The CEP continually updates content displayed on the 11 monitors – one at each of the five Champaign County high schools; one each at Urbana University, Ohio Hi-Point Career Center and in the CEP’s office window in the center of Urbana’s downtown business district; and one each in the windows of three downtown businesses in Mechanicsburg, North Lewisburg and St. Paris.
The project is being supported by Urbana University, Ohio Hi-Point, Dayton Power & Light, FASTLANE, Darby Dental Smiles, Urbana Dental Smiles, Berry Digital Solutions and Weidmann Electrical Technology, Inc.
CEP Director Marcia Bailey said the monitors help inform students, county residents and visitors about local economic and community development growth, job opportunities, and education and workforce training. The monitors, she added, complement CEP’s partnership with local schools and manufacturers to prepare students for local career opportunities. Job openings advertised on the monitors come from the CEP’s local job posting website, Community Job Connect.
“I’m a strong believer in the education-workforce ecosystem. And the CEP is leading the way to organizing education and employers, preparing talent to meet the needs of our employers,” Christopher Washington, Executive Vice President and CEO of Urbana University, a branch campus of Franklin University, said.
The monitors are the ideal way to deliver the information, he adds. “Kids today are digitally wired and pay attention to what’s on the screen.”
Kelsey Webb, Ohio Hi-Point Director of Communications and Marketing, said, “We’re participating because this is completely in our wheelhouse to prepare students for career or college. We’re excited to help spread the message that there are great opportunities here for students.”
“It’s been a great start to the first day in our new school,” Superintendent of Urbana City Schools Charles Thiel said. “As I stood out front helping to direct traffic I realized the number of kids and families and adults are all a part of the programs of our schools. We were spread out throughout the city, but when you combined them into one building there is a lot of people that are using our resources and being part of the school program.”
Overall, the opening went well, he said.
The district pushed back the start date so the building could be finished before the start of school. The new building has a number of advancements that the old schools didn’t. For one, air conditioning.
“It has been wonderful for us and will continue to be wonderful to have the air movement and circulating so we have fresh air in the building,” Thiel said.
The school also has updated security features that force people wanting to enter the building to be cleared by staff before doing so.
“We have a whole series of video cameras in the building and outside the building to monitor what’s happening,” Thiel said. “There is a lot more security than we ever had at our old buildings. They just didn’t consider those things back in (the early 1900s.)”
READ: Urbana City Schools will start school late due to construction
Everyone being in one building is a good change, he said.
“It’s great to be able to say to a 3-year-old that’s going to preschool that you are going to stay in this building until you get to the eighth-grade,” he said. “You will become comfortable in this building.”
Ten monitors will be placed in public areas – one each at the five Champaign County high schools; in the villages of Mechanicsburg, North Lewisburg and St. Paris; Urbana University; and Ohio Hi-Point. The monitors will be installed beginning in late August. Content shown on the monitors will be generated by the CEP.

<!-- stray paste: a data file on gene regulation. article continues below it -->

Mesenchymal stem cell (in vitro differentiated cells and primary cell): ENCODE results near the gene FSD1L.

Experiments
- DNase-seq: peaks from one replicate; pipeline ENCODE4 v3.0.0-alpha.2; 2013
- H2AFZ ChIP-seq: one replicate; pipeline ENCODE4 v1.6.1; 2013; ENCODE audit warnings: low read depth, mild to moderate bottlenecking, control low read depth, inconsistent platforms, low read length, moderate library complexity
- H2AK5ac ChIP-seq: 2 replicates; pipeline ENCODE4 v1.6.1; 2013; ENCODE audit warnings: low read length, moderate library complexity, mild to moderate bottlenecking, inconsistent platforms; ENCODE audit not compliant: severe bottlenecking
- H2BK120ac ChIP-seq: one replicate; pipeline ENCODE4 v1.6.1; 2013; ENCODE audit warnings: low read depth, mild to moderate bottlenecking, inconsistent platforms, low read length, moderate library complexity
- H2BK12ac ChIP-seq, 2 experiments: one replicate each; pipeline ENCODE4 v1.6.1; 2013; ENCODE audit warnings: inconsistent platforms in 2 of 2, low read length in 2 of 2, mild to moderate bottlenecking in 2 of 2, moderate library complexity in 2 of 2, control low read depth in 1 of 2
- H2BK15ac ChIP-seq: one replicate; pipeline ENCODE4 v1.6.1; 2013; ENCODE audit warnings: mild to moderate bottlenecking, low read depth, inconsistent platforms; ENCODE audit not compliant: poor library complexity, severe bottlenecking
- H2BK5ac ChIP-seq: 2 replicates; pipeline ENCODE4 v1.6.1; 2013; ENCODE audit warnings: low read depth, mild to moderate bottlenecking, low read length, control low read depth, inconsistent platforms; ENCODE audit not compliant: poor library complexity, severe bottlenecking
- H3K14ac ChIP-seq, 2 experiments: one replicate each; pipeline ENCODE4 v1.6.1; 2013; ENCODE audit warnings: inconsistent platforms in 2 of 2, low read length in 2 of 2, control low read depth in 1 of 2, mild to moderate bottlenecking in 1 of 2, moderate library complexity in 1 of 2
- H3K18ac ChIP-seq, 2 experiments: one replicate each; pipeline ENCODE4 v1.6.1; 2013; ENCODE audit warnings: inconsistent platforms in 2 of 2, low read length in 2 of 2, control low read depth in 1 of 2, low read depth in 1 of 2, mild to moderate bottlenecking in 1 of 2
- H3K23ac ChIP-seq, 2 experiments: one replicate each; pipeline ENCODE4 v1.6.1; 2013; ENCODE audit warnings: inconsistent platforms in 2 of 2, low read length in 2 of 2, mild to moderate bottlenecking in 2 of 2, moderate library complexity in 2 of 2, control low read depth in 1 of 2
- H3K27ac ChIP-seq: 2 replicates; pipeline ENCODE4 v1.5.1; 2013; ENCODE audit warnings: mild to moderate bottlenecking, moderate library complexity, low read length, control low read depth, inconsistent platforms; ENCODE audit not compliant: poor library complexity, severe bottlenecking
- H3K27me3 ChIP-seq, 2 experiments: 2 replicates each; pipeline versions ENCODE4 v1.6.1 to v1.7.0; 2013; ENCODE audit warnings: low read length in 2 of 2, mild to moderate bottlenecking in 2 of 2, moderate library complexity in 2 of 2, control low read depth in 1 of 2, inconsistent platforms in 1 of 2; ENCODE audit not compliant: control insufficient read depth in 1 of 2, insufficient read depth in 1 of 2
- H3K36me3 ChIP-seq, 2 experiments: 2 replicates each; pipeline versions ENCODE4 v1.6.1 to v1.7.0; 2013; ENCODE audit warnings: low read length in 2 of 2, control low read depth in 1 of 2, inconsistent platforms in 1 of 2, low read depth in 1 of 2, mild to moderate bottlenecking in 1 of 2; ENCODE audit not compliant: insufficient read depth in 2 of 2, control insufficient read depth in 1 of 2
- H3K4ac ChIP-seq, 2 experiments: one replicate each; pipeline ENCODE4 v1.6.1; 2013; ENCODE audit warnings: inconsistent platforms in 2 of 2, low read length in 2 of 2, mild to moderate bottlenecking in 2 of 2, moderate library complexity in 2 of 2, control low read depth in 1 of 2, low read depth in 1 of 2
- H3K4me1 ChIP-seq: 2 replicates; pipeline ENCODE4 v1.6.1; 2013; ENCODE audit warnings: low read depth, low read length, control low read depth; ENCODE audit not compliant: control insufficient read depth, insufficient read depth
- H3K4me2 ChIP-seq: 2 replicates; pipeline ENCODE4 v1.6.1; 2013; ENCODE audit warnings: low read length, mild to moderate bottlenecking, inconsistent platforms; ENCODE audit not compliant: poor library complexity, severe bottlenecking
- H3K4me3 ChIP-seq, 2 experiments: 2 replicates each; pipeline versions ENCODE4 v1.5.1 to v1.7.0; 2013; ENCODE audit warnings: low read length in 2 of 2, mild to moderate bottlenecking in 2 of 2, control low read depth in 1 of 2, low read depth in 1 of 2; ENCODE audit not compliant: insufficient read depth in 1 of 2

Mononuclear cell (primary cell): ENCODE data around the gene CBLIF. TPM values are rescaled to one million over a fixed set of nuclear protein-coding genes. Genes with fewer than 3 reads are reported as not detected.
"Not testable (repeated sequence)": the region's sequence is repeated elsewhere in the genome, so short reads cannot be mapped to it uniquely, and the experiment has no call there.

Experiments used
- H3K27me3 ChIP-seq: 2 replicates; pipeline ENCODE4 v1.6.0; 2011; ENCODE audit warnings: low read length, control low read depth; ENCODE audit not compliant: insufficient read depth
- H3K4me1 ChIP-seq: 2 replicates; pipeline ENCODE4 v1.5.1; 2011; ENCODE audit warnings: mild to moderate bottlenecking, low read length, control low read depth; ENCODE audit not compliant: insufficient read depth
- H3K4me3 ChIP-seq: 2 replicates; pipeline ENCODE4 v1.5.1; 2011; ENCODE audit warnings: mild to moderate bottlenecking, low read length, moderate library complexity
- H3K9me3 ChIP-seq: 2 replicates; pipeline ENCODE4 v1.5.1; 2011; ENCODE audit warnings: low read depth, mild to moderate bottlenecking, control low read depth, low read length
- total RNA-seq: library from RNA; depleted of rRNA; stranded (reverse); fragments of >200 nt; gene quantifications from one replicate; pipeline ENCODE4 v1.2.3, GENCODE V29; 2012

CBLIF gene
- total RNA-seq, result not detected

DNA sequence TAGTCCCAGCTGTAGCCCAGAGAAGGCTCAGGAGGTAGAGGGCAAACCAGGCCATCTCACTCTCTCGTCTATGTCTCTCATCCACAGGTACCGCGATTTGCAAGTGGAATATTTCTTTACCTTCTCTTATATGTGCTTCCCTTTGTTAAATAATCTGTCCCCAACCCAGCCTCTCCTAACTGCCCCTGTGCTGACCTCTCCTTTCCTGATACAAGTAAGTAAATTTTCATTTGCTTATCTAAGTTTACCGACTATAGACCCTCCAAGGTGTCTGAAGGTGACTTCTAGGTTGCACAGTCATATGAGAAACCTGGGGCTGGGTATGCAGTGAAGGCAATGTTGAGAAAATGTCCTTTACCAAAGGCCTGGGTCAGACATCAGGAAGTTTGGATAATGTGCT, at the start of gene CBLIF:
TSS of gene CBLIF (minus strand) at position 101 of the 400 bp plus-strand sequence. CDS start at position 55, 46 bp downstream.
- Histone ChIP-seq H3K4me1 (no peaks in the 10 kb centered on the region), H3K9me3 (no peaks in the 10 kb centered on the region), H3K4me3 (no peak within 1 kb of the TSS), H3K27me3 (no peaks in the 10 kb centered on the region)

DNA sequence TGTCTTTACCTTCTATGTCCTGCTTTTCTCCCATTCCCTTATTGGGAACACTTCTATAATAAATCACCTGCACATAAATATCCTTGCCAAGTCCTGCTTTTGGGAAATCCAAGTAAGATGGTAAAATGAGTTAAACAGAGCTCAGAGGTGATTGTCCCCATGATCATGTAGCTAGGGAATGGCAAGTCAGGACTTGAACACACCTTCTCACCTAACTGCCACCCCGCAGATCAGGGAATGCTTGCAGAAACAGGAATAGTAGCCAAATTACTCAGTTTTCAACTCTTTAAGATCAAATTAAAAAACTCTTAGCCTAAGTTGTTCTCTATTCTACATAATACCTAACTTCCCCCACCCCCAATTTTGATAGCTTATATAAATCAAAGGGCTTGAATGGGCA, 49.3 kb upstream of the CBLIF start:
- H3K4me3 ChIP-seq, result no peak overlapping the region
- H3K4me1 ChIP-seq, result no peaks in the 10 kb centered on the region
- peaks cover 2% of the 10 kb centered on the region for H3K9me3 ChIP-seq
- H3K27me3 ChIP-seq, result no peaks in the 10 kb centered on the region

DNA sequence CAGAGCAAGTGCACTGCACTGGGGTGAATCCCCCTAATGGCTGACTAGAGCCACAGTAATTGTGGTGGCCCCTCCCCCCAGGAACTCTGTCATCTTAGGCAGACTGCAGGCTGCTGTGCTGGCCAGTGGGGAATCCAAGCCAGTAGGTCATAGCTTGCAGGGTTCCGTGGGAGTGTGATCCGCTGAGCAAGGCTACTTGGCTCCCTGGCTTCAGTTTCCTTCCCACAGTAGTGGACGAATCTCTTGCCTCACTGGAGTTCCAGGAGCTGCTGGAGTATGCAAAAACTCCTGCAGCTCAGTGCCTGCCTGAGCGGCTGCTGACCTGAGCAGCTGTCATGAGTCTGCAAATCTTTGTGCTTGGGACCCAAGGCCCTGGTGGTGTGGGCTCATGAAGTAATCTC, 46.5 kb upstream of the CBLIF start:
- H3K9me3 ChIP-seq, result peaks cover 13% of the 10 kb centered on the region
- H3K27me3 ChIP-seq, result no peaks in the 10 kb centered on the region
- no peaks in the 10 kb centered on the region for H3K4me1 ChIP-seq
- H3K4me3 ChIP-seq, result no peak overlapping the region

Urbana University and Ohio Hi-Point Career Center are providing funds to purchase the monitors and associated equipment, while DP&L and FASTLANE are assisting with funding for ongoing media service to broadcast content on the monitors.
CEP Director Marcia Bailey added that Berry Digital Solutions is helping the CEP manage the project and that Weidmann Electrical Technology Inc. funded the original monitor at the CEP.
The purpose, she said, is to inform students and other county residents about local career opportunities and education and training available to prepare students for the workforce “I’m a strong believer in the education-workforce ecosystem. And the CEP is leading the way to organizing education and employers, preparing talent to meet the needs of our employers,” said Christopher Washington, executive vice president and CEO of Urbana University, a branch campus of Franklin University.
The monitors are the ideal way to deliver the information, he adds.
“Kids today are digitally wired and pay attention to what’s on the screen.”
Kelsey Webb, Ohio Hi-Point director of communications and marketing, said, “We’re participating because this is completely in our wheelhouse to prepare students for career or college. We’re excited to help spread the message that there are great opportunities here for students.”
“Clark State is appreciative of the Ohio Department of Higher Education’s further review and analysis of our proposed program,” said Blondin. “The additional time strengthened our application to ODHE. I am grateful for the hard work and leadership of Aimee Belanger-Haas and Clark State faculty to bring this to fruition. Clark State continues to hear from our regional industry partners about their interest in this program and how they hope this program is available to train their workers.”
READ MORE about Clark State's new degree program from The Springfield News-Sun.
By Christopher Selmek, Urbana Daily Citizen
ST. PARIS - When Kaitlyn VanHoose graduates from Graham High School on May 31, she already will be a college graduate. Because of the school’s College Credit Plus program, which VanHoose entered when she was a sophomore, she graduated from Edison State Community College, Piqua, this month.
Beginning in the fall, VanHoose plans on continuing her education at Wittenberg University, Springfield, which has a pre-dental biology program, then going to Ohio State. Her older sister, Laryssa, is finishing her third year studying education at Wittenberg, and they plan to live together on campus.